NA: I don’t remember. I think even before it was announced, I knew I wanted to participate in the annual event.

NSP: What kind of project/co-operation was this? What was your role in it?

NA: I had taught a writing workshop for women in Yerevan three years before, and the goal was to voice women’s lives—in terms of public life, like work and opportunity for women, to the personal realm of family, and choice of romantic/sexual/life partners, and issues of the body. A few queer women in the workshop befriended each other and initiated the idea of WOW—for queer women to join together to pursue an art project that would be about visibility and awareness. I had to go back to the U.S. soon after this; but I read the resulting listserv, on which we communicated and made decisions. I also raised funds for the publication of the upcoming book. And I tried to follow the discussion on the list and the blog, but gradually over time, missed more and more of the discussion, because my knowledge of Armenian faded the longer I was in the U.S. I also was unable to attend subsequent events. I followed them online as best I could. Shushan and Adrineh tried to keep me abreast of developments, but I still tagged along. There were three or four women who took active roles in organizing the events, and I wasn’t one of them. But I knew I wanted to go back to Yerevan for personal reasons, to connect with women again through writing. So this is how I came to be involved.

NSP: Did you participate in organizational issues at all?

MB: Not so much. I felt more like a guest. I had been invited to show my work. I think Shushan would like me to be more a part of it, though. And maybe now that I feel a bigger sense of involvement from participating over the summer. I would feel more apt to do that.

MTM: No, I didn’t really decide anything about the intervention. No, we were just talking. On an abstract level, I maybe took part in the concept of it. But not concretely. I wasn't the only one, because there was also this thing about reading Lara’s piece with the letters. So I don’t know, these two performances were basically the only live performances.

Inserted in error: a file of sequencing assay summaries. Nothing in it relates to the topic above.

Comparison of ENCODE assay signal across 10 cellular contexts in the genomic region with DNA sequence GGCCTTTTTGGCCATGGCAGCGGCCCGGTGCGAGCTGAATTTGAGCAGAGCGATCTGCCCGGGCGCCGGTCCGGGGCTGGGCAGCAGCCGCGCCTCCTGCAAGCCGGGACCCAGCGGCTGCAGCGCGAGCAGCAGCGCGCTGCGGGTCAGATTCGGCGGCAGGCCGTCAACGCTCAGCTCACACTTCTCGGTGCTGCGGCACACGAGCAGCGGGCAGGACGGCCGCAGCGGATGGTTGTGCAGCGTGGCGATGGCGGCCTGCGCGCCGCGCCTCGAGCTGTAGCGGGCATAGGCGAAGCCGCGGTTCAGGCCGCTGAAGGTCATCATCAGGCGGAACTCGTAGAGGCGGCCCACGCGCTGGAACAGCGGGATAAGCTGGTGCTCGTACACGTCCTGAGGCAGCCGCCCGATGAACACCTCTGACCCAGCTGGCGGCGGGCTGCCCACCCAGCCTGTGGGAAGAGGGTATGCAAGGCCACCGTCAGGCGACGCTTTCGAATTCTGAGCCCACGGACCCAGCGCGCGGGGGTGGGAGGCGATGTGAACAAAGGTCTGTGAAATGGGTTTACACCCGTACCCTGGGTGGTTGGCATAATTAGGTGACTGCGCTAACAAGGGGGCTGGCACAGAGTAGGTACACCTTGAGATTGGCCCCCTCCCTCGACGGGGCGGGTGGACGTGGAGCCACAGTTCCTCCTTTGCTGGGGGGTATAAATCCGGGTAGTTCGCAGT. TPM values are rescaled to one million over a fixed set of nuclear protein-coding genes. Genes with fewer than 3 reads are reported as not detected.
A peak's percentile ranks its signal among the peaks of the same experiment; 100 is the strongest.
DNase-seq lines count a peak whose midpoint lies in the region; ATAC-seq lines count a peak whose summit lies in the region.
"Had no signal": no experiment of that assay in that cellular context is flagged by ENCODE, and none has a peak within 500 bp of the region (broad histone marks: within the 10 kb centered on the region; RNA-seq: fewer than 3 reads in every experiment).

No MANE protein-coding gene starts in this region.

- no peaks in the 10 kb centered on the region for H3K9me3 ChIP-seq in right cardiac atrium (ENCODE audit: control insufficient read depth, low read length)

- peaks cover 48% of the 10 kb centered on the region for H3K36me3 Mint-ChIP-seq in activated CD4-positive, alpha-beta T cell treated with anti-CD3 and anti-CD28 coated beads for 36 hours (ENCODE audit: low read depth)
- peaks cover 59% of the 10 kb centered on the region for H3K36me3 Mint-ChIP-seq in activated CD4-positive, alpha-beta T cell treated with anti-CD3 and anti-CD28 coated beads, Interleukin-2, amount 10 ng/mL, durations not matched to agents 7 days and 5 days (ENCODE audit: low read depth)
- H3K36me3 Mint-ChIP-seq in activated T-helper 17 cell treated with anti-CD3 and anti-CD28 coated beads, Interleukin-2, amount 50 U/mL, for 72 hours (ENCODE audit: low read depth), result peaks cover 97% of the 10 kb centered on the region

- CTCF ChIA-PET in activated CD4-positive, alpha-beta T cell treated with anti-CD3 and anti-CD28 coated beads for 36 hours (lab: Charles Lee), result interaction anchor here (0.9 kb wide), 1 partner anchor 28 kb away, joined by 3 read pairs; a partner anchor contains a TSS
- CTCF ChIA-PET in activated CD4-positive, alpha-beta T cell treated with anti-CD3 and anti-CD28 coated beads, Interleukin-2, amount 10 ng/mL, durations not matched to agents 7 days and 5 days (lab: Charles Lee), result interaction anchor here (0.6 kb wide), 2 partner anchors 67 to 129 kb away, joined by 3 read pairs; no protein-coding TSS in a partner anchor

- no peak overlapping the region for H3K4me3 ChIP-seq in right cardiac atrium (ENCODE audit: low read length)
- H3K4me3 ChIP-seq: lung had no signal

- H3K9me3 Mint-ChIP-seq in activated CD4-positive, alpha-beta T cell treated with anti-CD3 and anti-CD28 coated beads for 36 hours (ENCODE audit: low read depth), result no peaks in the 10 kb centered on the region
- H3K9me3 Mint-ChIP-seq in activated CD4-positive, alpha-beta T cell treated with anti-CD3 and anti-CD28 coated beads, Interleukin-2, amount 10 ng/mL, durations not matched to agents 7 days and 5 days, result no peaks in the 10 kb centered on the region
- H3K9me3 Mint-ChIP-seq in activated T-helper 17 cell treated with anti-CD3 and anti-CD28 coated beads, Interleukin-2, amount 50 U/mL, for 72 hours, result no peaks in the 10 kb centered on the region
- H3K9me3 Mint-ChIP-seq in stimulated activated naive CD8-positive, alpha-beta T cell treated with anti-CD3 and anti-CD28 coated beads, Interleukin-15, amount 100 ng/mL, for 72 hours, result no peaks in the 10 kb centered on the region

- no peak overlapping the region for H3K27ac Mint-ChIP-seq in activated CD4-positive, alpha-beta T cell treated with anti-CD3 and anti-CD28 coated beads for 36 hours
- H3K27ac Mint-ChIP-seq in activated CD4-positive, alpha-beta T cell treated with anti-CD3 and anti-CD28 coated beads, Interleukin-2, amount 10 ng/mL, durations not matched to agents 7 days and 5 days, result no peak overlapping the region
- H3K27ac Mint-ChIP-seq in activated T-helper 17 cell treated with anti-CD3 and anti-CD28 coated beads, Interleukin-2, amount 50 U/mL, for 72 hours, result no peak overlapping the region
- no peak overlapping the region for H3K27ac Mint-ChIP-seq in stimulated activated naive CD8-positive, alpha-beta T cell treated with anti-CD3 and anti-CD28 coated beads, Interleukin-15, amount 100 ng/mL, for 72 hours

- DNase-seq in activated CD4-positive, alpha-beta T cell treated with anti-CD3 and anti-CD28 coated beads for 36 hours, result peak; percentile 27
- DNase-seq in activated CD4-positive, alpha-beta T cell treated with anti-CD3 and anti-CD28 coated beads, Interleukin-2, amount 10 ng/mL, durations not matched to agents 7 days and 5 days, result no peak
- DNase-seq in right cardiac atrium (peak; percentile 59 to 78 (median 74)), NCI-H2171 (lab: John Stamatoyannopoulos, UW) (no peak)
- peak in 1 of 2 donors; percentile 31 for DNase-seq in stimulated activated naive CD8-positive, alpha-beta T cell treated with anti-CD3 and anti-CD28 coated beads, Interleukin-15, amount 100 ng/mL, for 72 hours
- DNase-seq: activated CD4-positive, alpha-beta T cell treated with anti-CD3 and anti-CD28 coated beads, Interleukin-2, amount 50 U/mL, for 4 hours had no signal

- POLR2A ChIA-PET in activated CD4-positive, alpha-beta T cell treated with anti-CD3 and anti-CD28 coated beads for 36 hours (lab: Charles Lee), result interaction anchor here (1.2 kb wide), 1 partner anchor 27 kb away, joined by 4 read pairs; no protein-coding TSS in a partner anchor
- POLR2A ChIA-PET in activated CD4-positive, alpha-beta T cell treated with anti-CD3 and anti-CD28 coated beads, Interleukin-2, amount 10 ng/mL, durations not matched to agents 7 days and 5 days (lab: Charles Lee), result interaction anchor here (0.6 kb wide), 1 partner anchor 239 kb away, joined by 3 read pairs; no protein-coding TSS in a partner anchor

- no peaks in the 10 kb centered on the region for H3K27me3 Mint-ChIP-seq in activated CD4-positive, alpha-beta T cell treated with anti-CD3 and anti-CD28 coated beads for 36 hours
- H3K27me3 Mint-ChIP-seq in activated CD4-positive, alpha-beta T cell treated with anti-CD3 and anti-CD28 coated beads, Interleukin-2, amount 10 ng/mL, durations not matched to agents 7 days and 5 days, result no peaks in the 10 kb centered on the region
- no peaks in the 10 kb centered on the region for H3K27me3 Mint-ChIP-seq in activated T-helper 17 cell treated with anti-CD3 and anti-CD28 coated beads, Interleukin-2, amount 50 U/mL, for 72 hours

NA: I didn’t give input but contributed mostly through my workshop.

ՆՍՓ. Ինչո՞վ էր գործդ հարմար «Տարօրինակելով Թարգմանությունը» տեղի ունենալիքին:
[NSP: How did you see your work fitting the project?]

ԱԱ. Արվեստի նախագծերում ամենից շատ փախնում եմ «հարմար» բառից: «Տեղի ունենալիքը» մի տարածք չէ, որը հարմարեցնում է, կամ ակնկալում է հարմար ներկայացումների: Կարևորը խնդրականացումն է: Գործը կարող է նույնիսկ անհարմար լինել:

[AA: In art projects, I stray away most of all from the word “fitting.” An art intervention is not a space that accommodates or expects fitting performances. The most important is to problematize [phenomena, relations, concepts]. The work might even be unfitting.]

NA: Well, the idea was that the workshop would be about translating the language of the body into words. Physical experiences are difficult to capture in writing, in any language. So that’s where the translation part comes in. I also wanted to give space for queer women in particular to translate the physical into writing.

NSP: And how did you choose the works that you wanted to present at “Queering Translation”?

MB: Well, I showed several pieces. But the piece that I made for “Queering Translation” I had a really-really hard time deciding what to do. I was going back and forth thinking I would, maybe, do a performance piece, or make a series of photos. I ended up making a video piece . . . I basically shot the piece a couple of weeks before I left. Normally that’s not the way that I work by the seat of my pants. But I was having a lot of hesitation about what to show . . . because part of the theme of “Queering Translation” was appropriating texts and cultural objects and redefining them through a queer lens. Not being someone who grew up in Armenia dealing with any post-Soviet issues, I felt really conflicted about how I could make some sort of a critique on that, not being a part of Armenian culture from the Republic, but from the Diaspora. So after a lot of deliberation I ended up recontextualizing a piece, a film that I felt wasn’t just particular to Armenians in the Republic, but could be understood on a wider level, from Armenians in the Diaspora. I made a short experimental film called Delicious Fruit. And it’s essentially picking several themes/scenes from Sergei Parajanov’s The Color of Pomegranates. And I’ve recontextualized some of the themes/scenes through a feminist and queer lens. And it’s a 3-minute piece. It’s a feminist renaming of the symbolism of the pomegranate and it also shows these fantasy aspects of homoerotic cruising. I did the filming of the piece here in Boston. And then I did all my post-production work in Armenia. People weren’t familiar with the overture of my work. So [Shushan] thought it might be helpful for people to see everything that I had done in the last ten years. I believe I showed three or four videos and then my photography work as well at the event.